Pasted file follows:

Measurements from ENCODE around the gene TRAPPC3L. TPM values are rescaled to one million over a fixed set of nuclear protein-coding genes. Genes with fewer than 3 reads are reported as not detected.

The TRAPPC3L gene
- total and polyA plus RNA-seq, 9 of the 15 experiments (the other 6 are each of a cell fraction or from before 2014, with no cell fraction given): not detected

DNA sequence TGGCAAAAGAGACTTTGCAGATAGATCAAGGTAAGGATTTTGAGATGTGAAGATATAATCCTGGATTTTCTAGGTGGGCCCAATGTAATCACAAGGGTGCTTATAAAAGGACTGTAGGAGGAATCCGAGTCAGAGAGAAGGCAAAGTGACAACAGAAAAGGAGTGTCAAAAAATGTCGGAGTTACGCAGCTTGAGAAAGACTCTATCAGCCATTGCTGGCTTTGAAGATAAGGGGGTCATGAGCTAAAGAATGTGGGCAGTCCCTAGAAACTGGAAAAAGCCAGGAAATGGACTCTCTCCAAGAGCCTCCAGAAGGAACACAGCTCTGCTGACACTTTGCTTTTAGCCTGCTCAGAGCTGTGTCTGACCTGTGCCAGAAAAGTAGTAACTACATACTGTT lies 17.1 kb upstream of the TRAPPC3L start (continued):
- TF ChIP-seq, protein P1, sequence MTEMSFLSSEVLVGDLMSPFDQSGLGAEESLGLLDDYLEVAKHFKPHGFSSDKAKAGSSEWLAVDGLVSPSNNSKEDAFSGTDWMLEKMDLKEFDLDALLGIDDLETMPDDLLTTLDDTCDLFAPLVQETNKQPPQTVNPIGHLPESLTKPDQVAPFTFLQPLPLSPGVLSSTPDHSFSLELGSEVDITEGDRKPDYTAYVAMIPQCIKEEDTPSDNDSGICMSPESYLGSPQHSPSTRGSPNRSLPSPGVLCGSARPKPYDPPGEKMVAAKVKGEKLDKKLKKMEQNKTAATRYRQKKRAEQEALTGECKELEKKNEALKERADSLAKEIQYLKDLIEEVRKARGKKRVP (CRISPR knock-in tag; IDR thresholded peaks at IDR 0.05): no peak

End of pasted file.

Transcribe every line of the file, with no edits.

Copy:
Measurements from ENCODE around the gene TRAPPC3L. TPM values are rescaled to one million over a fixed set of nuclear protein-coding genes. Genes with fewer than 3 reads are reported as not detected.

The TRAPPC3L gene
- total and polyA plus RNA-seq, 9 of the 15 experiments (the other 6 are each of a cell fraction or from before 2014, with no cell fraction given): not detected

DNA sequence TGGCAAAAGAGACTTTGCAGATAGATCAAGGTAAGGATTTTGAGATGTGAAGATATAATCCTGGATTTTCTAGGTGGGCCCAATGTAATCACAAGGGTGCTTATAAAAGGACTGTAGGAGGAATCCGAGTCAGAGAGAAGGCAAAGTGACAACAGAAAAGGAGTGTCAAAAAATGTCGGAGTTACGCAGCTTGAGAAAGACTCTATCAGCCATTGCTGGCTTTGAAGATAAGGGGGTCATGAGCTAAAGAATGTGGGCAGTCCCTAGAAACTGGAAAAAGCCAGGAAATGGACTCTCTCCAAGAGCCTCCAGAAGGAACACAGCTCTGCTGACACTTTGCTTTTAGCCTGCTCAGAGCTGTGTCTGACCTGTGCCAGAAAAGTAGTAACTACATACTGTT lies 17.1 kb upstream of the TRAPPC3L start (continued):
- TF ChIP-seq, protein P1, sequence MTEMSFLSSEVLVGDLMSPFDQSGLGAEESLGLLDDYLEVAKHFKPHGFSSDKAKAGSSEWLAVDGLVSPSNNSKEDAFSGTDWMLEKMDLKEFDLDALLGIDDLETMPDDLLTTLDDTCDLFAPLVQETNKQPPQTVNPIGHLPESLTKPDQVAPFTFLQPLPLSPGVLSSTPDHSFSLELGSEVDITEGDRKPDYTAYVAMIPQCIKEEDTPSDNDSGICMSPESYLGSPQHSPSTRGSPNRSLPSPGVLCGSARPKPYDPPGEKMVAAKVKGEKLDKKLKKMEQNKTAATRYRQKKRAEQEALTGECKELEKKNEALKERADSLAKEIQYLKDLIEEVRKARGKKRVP (CRISPR knock-in tag; IDR thresholded peaks at IDR 0.05): no peak